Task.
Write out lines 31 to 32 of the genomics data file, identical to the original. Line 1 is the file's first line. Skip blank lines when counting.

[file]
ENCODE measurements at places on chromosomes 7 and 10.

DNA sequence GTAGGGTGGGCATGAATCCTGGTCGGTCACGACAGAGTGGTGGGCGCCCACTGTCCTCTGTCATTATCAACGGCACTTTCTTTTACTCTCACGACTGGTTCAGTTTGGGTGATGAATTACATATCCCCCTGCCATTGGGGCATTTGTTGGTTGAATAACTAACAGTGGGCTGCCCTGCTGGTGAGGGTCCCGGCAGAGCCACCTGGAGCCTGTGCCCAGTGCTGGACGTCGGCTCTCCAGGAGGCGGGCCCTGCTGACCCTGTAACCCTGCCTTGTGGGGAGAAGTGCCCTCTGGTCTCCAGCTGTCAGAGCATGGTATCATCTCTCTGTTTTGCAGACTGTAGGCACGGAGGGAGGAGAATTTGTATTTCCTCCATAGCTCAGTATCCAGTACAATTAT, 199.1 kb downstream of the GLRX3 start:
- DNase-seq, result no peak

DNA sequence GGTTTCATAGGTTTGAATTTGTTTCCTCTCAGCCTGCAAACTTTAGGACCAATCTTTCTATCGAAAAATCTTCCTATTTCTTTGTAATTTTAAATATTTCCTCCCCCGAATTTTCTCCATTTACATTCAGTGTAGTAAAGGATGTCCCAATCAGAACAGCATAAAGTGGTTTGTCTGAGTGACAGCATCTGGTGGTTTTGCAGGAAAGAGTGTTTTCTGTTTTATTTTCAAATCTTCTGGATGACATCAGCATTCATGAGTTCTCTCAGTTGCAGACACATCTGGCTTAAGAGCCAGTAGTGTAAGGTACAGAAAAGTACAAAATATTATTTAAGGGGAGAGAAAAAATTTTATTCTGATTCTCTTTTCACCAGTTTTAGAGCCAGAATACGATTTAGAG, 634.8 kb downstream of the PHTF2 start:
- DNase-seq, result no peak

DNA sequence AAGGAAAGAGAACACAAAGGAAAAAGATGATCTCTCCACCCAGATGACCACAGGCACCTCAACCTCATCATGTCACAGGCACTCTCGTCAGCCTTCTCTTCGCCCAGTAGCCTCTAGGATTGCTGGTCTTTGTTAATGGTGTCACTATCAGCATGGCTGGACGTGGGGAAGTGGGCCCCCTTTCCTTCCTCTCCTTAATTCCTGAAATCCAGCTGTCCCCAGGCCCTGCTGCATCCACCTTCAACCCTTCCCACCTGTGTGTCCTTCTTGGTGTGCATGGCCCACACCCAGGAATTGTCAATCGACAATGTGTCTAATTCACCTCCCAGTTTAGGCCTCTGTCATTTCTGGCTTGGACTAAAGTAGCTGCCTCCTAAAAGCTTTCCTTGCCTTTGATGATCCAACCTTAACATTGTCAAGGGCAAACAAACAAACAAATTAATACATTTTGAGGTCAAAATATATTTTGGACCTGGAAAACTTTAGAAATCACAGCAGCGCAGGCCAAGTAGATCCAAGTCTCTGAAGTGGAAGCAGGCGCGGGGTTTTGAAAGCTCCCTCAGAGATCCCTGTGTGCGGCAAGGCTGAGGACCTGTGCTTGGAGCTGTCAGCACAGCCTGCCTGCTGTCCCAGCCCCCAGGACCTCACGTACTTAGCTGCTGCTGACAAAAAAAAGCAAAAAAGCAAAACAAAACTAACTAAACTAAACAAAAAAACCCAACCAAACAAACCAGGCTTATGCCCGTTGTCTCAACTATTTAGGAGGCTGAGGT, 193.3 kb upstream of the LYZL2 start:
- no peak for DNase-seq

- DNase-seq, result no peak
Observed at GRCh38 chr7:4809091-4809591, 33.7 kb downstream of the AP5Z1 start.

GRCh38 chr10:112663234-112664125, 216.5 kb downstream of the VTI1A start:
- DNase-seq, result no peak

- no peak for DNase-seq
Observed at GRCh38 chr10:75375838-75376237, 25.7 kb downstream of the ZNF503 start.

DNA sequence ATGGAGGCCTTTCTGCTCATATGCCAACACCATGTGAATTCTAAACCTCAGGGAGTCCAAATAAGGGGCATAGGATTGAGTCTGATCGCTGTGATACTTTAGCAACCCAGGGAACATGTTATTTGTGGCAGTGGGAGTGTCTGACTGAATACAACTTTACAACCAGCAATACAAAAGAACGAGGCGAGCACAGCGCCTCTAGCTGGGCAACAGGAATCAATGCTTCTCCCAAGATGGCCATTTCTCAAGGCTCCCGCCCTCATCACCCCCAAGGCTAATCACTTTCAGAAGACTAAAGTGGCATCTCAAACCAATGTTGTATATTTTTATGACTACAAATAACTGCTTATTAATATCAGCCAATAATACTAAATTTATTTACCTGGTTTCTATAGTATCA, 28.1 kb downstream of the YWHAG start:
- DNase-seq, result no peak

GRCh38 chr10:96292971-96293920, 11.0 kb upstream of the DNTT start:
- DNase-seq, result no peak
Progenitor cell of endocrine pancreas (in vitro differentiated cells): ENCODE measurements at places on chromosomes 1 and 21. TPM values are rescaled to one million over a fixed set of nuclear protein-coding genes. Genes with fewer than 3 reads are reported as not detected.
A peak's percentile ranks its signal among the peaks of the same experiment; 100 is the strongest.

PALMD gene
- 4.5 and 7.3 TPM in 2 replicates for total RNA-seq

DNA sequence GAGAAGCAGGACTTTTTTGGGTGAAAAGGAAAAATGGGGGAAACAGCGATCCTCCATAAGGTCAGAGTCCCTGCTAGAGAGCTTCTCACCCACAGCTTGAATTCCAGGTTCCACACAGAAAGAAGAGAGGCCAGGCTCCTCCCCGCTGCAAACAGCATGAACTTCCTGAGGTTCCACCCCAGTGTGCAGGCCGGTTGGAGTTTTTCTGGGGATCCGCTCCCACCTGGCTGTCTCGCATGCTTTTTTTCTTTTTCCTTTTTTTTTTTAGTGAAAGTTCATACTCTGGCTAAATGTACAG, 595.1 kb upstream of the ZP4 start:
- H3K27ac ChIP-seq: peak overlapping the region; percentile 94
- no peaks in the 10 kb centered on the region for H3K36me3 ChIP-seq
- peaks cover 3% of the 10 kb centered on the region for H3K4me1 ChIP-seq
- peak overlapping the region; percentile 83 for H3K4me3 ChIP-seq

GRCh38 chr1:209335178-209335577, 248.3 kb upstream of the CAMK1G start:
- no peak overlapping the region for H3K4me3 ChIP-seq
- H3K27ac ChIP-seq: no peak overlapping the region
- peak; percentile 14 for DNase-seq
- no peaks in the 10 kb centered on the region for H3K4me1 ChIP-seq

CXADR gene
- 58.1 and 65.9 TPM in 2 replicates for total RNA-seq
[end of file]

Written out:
- no peaks in the 10 kb centered on the region for H3K4me1 ChIP-seq

CXADR gene